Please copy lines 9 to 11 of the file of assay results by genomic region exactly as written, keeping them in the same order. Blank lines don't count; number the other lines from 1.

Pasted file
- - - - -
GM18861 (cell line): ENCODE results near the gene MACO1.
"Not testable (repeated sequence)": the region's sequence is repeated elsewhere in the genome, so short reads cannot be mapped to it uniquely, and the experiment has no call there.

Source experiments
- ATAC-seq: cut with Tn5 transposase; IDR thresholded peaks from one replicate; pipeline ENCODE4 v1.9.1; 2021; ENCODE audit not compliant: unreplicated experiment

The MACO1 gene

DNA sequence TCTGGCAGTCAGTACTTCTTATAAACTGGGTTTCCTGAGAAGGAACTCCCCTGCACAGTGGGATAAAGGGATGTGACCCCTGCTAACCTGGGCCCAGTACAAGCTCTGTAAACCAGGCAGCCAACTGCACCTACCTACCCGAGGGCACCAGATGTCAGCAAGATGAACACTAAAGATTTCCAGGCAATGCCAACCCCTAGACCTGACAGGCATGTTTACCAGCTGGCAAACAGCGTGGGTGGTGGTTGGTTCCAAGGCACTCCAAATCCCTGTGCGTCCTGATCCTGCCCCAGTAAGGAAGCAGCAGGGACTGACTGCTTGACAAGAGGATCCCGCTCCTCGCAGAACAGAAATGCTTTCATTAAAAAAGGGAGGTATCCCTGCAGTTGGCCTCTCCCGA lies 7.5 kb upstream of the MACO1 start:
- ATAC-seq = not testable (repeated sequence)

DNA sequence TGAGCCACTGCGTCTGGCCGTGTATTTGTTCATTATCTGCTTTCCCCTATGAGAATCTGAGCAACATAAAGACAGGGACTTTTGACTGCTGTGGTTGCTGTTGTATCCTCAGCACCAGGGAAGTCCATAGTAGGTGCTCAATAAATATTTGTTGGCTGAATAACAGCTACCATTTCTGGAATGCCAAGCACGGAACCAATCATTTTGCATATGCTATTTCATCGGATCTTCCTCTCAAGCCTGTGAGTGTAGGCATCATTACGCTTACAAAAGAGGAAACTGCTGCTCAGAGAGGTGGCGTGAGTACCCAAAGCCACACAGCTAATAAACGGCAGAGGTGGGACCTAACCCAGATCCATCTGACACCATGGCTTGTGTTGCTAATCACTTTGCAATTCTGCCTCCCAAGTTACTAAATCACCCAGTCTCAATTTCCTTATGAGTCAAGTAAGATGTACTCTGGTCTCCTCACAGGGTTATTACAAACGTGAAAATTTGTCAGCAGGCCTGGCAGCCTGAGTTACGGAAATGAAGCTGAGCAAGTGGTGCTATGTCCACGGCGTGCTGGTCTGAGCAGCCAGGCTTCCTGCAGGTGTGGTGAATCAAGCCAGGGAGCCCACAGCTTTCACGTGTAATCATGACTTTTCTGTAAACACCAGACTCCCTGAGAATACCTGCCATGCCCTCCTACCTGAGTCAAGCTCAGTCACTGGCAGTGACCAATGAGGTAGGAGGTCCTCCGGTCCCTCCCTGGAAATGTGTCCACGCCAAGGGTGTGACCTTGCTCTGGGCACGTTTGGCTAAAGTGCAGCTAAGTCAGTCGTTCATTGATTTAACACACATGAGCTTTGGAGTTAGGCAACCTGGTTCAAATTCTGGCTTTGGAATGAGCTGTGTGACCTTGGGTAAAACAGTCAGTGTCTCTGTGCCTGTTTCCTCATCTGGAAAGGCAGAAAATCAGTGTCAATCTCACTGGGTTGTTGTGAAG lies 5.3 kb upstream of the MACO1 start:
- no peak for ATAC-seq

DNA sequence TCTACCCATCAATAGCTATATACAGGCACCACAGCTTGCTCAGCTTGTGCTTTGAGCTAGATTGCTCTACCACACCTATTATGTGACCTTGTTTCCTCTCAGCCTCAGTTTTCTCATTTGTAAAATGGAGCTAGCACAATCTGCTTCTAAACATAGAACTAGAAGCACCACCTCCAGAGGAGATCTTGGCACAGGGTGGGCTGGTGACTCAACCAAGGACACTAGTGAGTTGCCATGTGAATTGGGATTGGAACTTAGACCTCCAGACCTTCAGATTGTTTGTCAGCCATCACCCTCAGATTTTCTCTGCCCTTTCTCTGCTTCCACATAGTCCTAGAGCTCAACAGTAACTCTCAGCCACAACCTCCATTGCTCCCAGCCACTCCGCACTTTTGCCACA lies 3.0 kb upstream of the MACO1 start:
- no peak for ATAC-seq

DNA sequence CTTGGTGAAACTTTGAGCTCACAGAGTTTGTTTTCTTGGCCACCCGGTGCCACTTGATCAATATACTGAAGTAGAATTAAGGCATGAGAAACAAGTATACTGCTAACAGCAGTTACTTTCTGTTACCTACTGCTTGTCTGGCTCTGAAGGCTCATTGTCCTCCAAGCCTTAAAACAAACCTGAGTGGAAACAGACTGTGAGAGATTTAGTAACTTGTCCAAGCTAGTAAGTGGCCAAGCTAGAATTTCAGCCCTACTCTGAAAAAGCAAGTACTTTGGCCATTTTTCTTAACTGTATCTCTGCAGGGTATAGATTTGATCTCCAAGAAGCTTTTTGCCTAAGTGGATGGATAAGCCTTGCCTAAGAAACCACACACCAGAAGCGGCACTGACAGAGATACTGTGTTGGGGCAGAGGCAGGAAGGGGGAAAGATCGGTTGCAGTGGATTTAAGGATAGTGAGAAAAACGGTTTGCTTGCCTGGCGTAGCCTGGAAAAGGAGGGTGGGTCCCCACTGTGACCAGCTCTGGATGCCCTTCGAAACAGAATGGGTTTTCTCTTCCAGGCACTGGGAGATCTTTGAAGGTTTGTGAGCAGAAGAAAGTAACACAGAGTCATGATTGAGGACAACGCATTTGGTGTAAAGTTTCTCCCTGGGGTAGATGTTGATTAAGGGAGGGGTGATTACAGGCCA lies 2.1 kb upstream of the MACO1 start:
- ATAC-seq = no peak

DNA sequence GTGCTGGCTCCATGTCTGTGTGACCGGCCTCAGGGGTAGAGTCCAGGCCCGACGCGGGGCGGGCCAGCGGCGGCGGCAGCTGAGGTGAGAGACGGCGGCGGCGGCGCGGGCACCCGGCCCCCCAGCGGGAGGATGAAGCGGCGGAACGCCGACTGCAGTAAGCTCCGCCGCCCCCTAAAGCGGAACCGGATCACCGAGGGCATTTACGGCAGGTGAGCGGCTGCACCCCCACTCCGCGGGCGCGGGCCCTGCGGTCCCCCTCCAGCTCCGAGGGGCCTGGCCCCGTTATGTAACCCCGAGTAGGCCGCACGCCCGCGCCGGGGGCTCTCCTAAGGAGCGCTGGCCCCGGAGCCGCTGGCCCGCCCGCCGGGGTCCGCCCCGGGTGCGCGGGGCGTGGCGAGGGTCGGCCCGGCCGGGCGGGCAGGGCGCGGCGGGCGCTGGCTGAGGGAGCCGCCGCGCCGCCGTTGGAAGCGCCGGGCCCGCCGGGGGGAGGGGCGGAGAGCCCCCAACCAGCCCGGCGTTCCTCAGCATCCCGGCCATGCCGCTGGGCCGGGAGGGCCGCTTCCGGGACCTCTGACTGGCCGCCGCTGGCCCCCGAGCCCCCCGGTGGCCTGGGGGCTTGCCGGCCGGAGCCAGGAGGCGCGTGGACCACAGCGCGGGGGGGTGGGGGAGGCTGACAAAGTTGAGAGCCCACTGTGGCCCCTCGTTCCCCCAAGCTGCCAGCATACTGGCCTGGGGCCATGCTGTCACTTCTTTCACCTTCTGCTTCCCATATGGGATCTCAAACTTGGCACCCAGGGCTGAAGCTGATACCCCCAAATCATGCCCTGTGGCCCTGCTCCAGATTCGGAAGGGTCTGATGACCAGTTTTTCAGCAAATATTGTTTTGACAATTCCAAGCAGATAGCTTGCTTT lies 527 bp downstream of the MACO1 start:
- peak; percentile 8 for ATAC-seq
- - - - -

- no peak for ATAC-seq

DNA sequence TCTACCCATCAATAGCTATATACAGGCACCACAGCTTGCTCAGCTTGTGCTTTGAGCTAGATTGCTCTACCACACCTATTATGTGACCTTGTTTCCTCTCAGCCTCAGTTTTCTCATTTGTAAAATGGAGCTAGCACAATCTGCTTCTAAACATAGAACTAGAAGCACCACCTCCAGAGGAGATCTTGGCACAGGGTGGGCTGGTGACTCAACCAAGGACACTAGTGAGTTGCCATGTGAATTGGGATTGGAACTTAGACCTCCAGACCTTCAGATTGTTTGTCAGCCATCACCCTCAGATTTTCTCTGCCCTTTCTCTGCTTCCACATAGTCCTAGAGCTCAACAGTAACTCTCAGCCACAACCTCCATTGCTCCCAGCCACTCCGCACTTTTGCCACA lies 3.0 kb upstream of the MACO1 start:
- no peak for ATAC-seq